Israel has a remarkable program of conservation and its powerful Nature and Parks Authority set aside 25% of the country for reserves. But growing human settlement continues to fragment habitats and undermine the benefits that nature provides. These go far beyond any individual organism. When humans encroach on open spaces, they also lose the free services that nature provides: filters for clean water, protection from hurricanes, natural pollinators, soil integrity and recreational resources. The rapid rise in populations also tends to sabotage basic social services: schools are crowded, medical care overwhelmed, the legal system backed up, transportation gridlock unbearable and accessible housing inadequate. Infrastructure has a very hard keeping up with relentless growth.

 

Technological Pollyannas suggest that today’s technologies mean that we in the West needn’t be concerned. But of course we should. There are global limits that affect us all. Even Israel, whose ultra-hi-tech agriculture probably yields more “crop per drop” than any other country is only able to produce 45% of the calories required for its growing population.

 

The good news is that public policy matters and can reduce overpopulation. Many countries, from Bangladesh and Iran to Singapore and Thailand adopted policies that incentify small families, make birth control available, provide better social security and most of all — empower women. The results are remarkable, showing that trend need not be destiny. As population began to stabilize, the drop in undernourished people in Asia and the Pacific went down from 23.7 percent to 13.9 percent. The quality of education, housing and health improved as a matter course.

 

It is time to realize that there is a tradeoff between “quality of life” and “quantity of life.” In a planet with limited resources — sustainable growth is an oxymoron. Of course humanity could all shift to vegan diets, forgo national parks and crowd in a few more billion people, hoping that new levels of efficiency will allow us to survive. But it is well to ask if this really is the kind of world that we want? There is much we can do to reduce the suffering caused by human population growth. But recognizing that overpopulation is a perilous problem constitutes a critical first step.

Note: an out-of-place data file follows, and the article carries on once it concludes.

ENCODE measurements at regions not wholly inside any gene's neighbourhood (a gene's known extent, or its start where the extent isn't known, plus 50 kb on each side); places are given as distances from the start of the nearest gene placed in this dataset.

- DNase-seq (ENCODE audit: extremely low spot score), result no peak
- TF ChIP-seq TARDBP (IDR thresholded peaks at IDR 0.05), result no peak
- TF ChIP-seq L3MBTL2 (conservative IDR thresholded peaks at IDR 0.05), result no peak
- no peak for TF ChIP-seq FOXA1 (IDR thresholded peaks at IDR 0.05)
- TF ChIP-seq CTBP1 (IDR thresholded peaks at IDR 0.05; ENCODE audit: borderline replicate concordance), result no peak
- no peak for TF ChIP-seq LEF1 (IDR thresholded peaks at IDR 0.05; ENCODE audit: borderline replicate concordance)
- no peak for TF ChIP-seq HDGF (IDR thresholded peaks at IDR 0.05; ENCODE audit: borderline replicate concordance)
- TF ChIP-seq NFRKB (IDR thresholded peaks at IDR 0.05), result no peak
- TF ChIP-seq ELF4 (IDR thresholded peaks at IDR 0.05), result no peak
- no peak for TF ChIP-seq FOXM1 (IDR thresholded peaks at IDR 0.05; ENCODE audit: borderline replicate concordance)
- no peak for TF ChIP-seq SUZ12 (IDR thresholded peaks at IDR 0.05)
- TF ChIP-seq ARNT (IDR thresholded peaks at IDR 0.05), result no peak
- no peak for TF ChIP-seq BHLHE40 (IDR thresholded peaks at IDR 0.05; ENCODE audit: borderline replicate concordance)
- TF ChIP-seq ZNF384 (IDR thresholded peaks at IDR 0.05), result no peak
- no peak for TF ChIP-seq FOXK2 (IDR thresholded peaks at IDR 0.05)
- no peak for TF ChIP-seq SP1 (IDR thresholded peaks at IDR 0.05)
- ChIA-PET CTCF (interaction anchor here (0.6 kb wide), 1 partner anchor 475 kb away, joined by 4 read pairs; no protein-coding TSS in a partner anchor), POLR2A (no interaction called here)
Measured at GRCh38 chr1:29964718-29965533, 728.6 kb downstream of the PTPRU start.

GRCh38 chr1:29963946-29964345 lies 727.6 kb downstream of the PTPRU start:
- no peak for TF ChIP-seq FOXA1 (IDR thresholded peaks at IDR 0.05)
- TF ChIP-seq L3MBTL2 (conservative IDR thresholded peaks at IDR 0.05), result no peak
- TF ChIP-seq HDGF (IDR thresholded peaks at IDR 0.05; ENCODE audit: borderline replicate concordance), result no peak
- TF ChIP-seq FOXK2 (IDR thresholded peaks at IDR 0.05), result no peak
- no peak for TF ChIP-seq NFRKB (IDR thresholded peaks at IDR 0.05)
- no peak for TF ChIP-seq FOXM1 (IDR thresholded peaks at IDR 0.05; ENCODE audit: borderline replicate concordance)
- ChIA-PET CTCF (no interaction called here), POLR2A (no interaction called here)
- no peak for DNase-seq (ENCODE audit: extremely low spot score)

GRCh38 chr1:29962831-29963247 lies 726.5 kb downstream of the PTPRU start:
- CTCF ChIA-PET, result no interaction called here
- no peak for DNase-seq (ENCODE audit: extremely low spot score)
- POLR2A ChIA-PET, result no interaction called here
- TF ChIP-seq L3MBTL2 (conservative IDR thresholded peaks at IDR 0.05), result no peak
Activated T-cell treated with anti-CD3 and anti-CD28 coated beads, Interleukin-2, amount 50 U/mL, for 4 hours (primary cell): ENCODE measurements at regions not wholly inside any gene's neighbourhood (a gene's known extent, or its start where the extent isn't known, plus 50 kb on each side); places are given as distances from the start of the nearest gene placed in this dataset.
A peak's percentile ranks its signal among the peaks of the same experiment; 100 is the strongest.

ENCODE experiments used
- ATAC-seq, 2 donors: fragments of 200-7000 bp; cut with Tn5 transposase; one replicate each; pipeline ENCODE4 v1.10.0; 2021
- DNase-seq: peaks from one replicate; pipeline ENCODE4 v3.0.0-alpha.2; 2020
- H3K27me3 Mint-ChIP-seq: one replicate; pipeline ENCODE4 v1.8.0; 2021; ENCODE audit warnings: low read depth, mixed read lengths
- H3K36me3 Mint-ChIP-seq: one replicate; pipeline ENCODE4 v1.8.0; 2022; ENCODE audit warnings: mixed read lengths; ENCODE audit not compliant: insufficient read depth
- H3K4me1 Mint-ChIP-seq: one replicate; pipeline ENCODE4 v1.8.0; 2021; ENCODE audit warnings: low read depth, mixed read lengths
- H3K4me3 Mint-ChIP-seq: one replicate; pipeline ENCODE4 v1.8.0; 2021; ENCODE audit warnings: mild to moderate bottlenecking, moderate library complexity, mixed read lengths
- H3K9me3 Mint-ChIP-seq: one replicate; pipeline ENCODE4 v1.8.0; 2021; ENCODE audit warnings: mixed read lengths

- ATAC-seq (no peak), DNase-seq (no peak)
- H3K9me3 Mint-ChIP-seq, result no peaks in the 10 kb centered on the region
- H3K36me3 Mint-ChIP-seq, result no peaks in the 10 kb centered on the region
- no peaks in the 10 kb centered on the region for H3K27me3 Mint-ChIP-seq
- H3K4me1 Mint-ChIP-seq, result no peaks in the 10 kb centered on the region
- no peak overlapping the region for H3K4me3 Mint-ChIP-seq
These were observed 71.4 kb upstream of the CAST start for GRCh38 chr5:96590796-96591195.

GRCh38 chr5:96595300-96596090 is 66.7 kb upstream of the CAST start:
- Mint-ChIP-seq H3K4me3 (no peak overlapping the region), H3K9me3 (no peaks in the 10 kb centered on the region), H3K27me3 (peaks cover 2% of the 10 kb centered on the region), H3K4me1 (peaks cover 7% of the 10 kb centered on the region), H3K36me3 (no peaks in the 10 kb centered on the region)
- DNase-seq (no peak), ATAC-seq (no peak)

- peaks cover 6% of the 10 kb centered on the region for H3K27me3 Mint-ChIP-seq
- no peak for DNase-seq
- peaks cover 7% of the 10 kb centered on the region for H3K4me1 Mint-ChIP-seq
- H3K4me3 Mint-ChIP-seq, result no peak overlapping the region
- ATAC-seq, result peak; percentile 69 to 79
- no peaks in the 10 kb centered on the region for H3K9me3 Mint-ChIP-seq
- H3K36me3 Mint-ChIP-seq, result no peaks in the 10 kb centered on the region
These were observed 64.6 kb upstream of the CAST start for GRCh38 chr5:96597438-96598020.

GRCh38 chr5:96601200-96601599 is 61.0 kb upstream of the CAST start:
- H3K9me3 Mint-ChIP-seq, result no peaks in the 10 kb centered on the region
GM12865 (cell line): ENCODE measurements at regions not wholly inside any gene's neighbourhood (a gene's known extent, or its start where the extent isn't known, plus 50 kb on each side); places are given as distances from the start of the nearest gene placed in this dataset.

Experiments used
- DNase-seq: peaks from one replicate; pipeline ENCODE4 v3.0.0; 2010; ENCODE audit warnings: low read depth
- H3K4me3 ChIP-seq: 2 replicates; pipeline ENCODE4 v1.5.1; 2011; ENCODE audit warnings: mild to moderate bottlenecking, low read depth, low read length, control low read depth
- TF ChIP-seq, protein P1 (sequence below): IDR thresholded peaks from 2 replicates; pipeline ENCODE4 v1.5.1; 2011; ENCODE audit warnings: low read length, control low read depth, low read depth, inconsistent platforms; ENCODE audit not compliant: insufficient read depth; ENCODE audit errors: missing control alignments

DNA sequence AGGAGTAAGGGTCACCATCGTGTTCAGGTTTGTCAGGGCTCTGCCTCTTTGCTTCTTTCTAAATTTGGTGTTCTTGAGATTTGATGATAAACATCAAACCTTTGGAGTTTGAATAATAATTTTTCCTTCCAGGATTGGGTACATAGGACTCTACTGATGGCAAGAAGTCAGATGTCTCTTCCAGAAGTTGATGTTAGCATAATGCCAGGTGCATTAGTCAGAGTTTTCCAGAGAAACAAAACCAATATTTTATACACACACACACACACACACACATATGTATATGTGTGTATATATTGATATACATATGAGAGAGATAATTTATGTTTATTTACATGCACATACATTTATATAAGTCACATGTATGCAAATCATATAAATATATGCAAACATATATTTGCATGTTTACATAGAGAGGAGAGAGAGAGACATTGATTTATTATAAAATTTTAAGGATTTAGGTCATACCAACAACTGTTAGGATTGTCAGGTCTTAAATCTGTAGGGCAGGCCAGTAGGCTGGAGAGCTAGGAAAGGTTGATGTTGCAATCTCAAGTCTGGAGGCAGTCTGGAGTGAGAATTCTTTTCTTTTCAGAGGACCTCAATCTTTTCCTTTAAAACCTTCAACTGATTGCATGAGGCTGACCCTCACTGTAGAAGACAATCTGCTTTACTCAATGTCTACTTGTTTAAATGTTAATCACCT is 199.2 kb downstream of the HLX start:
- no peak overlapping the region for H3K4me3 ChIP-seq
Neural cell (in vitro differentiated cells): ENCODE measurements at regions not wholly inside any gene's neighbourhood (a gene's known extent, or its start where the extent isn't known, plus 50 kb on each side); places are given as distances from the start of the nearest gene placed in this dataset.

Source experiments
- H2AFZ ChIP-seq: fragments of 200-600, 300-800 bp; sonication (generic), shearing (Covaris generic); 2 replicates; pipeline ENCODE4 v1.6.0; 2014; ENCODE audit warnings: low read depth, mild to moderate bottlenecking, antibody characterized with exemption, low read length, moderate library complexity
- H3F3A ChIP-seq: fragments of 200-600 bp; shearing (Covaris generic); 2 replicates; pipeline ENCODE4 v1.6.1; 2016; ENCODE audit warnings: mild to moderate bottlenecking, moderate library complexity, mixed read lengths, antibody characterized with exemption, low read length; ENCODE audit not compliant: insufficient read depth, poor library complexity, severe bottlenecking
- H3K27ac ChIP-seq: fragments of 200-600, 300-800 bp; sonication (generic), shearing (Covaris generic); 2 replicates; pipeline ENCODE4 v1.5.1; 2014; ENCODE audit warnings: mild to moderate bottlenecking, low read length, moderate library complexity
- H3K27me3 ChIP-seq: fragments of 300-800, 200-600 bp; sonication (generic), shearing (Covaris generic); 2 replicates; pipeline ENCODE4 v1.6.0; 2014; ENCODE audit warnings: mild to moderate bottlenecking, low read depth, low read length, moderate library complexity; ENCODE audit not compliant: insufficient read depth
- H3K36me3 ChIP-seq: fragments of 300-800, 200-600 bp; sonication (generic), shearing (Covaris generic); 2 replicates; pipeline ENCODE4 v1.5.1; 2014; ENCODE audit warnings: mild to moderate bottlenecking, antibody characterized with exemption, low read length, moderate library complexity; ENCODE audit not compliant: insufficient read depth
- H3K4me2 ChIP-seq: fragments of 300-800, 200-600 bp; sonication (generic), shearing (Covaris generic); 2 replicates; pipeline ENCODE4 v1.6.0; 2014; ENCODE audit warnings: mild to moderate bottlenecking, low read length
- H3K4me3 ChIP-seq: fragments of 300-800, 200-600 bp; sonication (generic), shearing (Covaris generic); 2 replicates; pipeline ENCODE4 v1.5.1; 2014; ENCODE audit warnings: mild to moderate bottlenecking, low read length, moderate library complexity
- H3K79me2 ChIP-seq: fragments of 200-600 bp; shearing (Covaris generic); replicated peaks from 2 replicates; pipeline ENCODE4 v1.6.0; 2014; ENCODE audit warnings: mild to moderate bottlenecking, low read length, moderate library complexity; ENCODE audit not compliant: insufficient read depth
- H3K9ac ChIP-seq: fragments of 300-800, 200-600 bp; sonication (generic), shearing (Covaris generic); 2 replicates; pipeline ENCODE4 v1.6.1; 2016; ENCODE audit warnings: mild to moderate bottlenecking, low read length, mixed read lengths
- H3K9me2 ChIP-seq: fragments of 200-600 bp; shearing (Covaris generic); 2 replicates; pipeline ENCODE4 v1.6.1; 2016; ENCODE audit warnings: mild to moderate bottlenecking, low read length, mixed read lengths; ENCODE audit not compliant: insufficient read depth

POVERTY :

 

Poverty is general scarcity or the state of one who lacks a certain amount of material possessions or money. It is a multifaceted concept, which includes social, economic, and political elements. Absolute poverty or destitution refers to the lack of means necessary to meet basic needs such as food, clothing and shelter.Absolute poverty is meant to be about the same independent of location. Relative poverty occurs when people in a country do not enjoy a certain minimum level of living standards as compared to the rest of the population and so would vary from country to country, sometimes within the same country.

 

After the industrial revolution, mass production in factories made producing goods increasingly less expensive and more accessible. Of more importance is the modernization of agriculture, such as fertilizers, to provide enough yield to feed the population.Providing basic needs can be restricted by constraints on government’s ability to deliver services, such as corruption, tax avoidance, debt and loan conditionalities and by the brain drain of health care and educational professionals. Strategies of increasing income to make basic needs more affordable typically include welfare, economic freedoms and providing financial services.

 

Poverty reduction is a major goal and issue for many international organizations such as the United Nations and the World Bank.

 

HOMELESSNESS ( As in Huffington post)

 

Renee Delisle was one of over 3,500 homeless people in Santa Cruz when she found out she was pregnant. The Santa Cruz Sentinel reported she was turned away from a shelter because they did not have space for her. While other homeless people slept in cars or under culverts, Renee ended up living in an abandoned elevator shaft until her water broke.

 

Jerome Murdough, 56, a homeless former Marine, was arrested for trespass in New York because he was found sleeping in a public housing stairwell on a cold night. The New York Times reported that one week later, Jerome died of hypothermia in a jail cell heated to over 100 degrees.